Lebanese Traditions: Meghle

A sprinkle of dried coconut, raisins and crushed nuts (walnuts and almonds), and voila! The meghle is ready to be served.

Meghle is a Lebanese form of rice pudding, made of boiled rice flour, sweetened with cane sugar and flavored with anise, cinnamon and caraway. This dessert carries with it a special meaning: honor for a newborn child. Mothers, grandmothers, sisters, friends and relatives celebrate the birth of a new child by making large pots full of meghle, distributing the pudding in small glass dessert bowls, and putting it in the fridge to pull out, garnish and serve to guests in honor of the new addition to the family. The tradition attached to this pudding also speaks of the religious sentiment of Christian Lebanon: many Lebanese women make this pudding every Christmas to celebrate the new arrival of the Christ-child.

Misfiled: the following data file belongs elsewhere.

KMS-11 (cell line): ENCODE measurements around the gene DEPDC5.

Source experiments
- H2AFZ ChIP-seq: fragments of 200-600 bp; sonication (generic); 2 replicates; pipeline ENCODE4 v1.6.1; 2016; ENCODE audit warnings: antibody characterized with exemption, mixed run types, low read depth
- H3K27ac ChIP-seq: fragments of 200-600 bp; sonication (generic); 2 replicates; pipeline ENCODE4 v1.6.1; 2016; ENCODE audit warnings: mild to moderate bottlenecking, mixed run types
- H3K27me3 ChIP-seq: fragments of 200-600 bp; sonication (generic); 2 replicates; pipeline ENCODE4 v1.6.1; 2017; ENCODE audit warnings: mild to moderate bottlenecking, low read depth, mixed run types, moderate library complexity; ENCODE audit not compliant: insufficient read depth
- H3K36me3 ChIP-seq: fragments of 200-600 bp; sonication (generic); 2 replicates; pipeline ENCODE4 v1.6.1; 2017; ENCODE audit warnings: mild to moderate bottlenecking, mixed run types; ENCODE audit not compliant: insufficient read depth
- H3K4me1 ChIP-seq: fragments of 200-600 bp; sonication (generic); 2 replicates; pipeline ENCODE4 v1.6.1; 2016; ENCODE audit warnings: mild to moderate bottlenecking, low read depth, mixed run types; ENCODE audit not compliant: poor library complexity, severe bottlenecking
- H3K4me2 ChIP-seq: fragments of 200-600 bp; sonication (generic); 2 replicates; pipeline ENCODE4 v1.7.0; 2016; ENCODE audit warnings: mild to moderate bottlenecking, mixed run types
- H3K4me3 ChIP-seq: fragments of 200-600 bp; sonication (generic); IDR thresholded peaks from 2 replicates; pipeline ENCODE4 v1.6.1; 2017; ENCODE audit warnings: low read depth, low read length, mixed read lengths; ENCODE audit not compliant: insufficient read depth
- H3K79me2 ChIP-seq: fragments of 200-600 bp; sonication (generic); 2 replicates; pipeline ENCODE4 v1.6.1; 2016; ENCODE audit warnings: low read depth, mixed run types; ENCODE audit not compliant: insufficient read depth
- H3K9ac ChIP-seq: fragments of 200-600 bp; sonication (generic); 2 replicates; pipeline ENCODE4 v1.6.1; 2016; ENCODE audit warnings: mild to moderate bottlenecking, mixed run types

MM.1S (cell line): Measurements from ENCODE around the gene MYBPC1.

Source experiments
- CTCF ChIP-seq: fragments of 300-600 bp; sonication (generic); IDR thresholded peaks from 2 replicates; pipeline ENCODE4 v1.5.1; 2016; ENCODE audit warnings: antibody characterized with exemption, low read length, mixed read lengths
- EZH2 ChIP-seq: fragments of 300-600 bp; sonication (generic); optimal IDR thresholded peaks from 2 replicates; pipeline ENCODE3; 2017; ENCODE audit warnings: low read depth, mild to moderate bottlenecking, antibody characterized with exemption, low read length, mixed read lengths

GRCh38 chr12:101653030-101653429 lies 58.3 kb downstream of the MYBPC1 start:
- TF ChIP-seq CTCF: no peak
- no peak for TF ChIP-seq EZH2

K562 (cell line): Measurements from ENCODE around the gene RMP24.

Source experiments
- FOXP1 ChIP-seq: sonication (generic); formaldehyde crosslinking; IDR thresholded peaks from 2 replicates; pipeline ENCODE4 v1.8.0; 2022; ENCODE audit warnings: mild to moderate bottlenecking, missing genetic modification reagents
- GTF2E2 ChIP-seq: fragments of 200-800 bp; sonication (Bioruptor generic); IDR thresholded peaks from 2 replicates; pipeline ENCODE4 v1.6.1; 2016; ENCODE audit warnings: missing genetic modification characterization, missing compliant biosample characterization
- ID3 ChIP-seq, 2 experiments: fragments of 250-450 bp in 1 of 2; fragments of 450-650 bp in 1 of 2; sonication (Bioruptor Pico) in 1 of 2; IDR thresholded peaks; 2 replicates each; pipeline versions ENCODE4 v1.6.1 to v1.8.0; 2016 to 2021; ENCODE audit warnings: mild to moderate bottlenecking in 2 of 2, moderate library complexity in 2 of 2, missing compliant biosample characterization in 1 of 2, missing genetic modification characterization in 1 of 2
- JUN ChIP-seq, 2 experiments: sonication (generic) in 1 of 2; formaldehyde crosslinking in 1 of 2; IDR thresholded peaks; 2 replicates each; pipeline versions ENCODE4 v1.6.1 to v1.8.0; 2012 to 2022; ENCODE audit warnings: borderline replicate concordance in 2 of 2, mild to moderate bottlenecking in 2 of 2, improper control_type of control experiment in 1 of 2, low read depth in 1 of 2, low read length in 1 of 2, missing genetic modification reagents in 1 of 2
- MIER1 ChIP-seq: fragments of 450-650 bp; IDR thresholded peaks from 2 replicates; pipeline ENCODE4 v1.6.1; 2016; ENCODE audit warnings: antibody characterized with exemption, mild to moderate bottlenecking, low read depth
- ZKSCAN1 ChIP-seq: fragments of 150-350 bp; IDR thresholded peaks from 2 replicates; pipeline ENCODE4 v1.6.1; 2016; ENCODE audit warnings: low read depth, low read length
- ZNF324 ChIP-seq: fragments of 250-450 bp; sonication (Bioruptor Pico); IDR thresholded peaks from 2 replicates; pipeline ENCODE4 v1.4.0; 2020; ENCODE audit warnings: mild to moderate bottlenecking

Given that it has now been three weeks since I gave birth to little Paul, it was high time to make a batch of meghle in celebration! I’ve been meaning to do it for about a week, but kept postponing it, first because I didn’t have all the ingredients, then because the laundry was more important, Charbel was crying, I was just too tired… and the list went on. Finally, today, both babies conveniently took a nap at the same time in the morning, leaving me free to run to the kitchen, toss all the ingredients into the pot and start stirring away. It’s easy to make, but slow to thicken, so time-consuming. It’s well worth it for in celebration of the beauty of life, however, especially when that life is your own child! My husband and I were finally able to enjoy a bowl as dessert after dinner, smiling down on our little one who was sound asleep next to us. We still have a large tupperware full in the fridge to last for the coming week. Any takers?

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